• Finally, you prepare to run the gdb tool by using the debug info file from the ISO to create a .gdbinit file, which you can then analyze with the gdb shell on your local Linux machine.

All three components must be in the same directory on a Linux machine.

Procedure

  1. Obtain a local copy of the Photon OS ISO of the exact same version and release number as the Photon OS machine that you are troubleshooting and mount the ISO on a Linux machine (or open it on a Windows machine):

    mount /mnt/cdrom
    
  2. Locate the following file. (If you opened the Photon OS ISO on a Windows computer, copy the following file to the root folder of a Linux machine.)

    /RPMS/x86_64/linux-debuginfo-4.4.8-6.ph1.x86_64.rpm
    
  3. On a Linux machine, run the following rpm2cpio command to convert the RPM file to a cpio file and to extract the contents of the RPM to the current directory:

    rpm2cpio /mnt/cdrom/RPMS/x86_64/linux-debuginfo-4.4.8-6.ph1.x86_64.rpm | cpio -idmv
    
  4. From the extracted files, copy the following file to your current directory:

    cp usr/lib/debug/lib/modules/4.4.8/vmlinux-4.4.8.debug
    
  5. Run the following command to download the dmesg functions that will help extract the kernel log from the coredump:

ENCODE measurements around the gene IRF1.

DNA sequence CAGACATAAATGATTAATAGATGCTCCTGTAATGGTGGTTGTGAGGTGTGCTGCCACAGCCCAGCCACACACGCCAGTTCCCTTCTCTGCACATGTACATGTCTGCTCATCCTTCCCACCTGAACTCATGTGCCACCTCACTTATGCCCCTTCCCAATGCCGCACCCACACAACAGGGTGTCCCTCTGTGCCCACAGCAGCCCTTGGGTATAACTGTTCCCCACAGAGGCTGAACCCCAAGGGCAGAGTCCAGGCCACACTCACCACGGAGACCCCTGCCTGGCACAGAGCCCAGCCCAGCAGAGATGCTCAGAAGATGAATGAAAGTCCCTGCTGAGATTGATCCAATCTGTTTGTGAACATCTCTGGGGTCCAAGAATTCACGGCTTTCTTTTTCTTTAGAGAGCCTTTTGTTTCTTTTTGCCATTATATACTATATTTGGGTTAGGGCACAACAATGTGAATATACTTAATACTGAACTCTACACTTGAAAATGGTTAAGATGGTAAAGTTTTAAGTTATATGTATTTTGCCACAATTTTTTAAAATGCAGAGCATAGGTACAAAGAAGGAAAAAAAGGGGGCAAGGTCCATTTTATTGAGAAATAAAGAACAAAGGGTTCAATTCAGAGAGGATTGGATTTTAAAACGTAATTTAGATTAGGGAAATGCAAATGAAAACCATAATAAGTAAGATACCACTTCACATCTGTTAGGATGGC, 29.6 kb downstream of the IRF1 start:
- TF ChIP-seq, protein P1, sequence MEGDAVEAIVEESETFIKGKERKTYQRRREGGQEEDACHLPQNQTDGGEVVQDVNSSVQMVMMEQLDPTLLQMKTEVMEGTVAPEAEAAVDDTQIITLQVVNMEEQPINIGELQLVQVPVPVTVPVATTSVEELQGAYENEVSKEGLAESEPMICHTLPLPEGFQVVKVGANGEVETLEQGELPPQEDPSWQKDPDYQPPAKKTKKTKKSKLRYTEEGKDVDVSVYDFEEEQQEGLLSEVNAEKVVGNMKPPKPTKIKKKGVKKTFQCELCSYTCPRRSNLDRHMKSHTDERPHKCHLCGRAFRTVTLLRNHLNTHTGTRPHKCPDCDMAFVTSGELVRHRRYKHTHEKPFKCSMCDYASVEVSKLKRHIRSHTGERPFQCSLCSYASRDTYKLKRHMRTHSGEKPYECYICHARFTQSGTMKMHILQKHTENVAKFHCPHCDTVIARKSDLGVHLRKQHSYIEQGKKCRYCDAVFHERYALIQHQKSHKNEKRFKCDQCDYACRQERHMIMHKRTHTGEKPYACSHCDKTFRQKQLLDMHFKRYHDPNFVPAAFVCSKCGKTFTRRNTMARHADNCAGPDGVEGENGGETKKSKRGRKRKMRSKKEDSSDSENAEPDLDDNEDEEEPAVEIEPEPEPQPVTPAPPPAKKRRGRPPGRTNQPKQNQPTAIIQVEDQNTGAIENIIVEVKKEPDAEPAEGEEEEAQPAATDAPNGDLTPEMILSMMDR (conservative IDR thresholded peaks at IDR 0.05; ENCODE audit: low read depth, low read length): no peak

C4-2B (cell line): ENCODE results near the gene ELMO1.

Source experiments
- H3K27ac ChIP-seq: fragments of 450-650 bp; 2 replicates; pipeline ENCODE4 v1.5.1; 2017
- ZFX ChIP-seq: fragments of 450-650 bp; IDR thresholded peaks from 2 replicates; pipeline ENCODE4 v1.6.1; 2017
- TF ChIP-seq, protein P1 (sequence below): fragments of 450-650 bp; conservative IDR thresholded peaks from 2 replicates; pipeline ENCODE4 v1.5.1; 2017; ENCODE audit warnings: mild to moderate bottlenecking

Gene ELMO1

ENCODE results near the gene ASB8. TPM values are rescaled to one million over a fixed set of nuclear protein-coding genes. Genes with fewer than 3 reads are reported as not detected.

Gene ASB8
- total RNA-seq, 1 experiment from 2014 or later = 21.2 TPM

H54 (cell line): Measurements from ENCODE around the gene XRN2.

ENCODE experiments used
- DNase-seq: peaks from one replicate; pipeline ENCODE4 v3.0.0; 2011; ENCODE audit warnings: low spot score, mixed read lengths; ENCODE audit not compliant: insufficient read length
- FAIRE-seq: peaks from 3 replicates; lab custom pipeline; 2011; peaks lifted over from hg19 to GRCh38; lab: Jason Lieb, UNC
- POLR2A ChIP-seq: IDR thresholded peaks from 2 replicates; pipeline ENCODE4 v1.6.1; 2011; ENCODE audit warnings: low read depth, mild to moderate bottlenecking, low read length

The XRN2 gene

wget https://www.kernel.org/doc/Documentation/kdump/gdbmacros.txt
    wget https://github.com/vmware/photon/blob/master/tools/scripts/gdbmacros-for-linux.txt
    
  6. Move the file as follows:

    mv gdbmacros-for-linux.txt .gdbinit
    
  7. Switch to your host machine so you can get the kernel memory files from the VM. Suspend the troublesome VM and locate the .vmss and .vmem files in the virtual machine’s directory on the host.

    Example:

    C:\Users\tester\Documents\Virtual Machines\VMware Photon 64-bit (7)>dir
         Volume in drive C is Windows
         Directory of C:\Users\tester\Documents\Virtual Machines\VMware Photon 64-bit
         (7)
        0/2016  12:22 PM    <DIR>          .
        0/2016  12:22 PM    <DIR>          ..
        9/2016  03:39 PM       402,653,184 VMware Photon 64-bit (7)-f6b070cd.vmem
        0/2016  12:11 PM         5,586,907 VMware Photon 64-bit (7)-f6b070cd.vmss
        0/2016  12:11 PM     1,561,001,984 VMware Photon 64-bit (7)-s001.vmdk
            0/2016  12:11 PM           300,430 vmware.log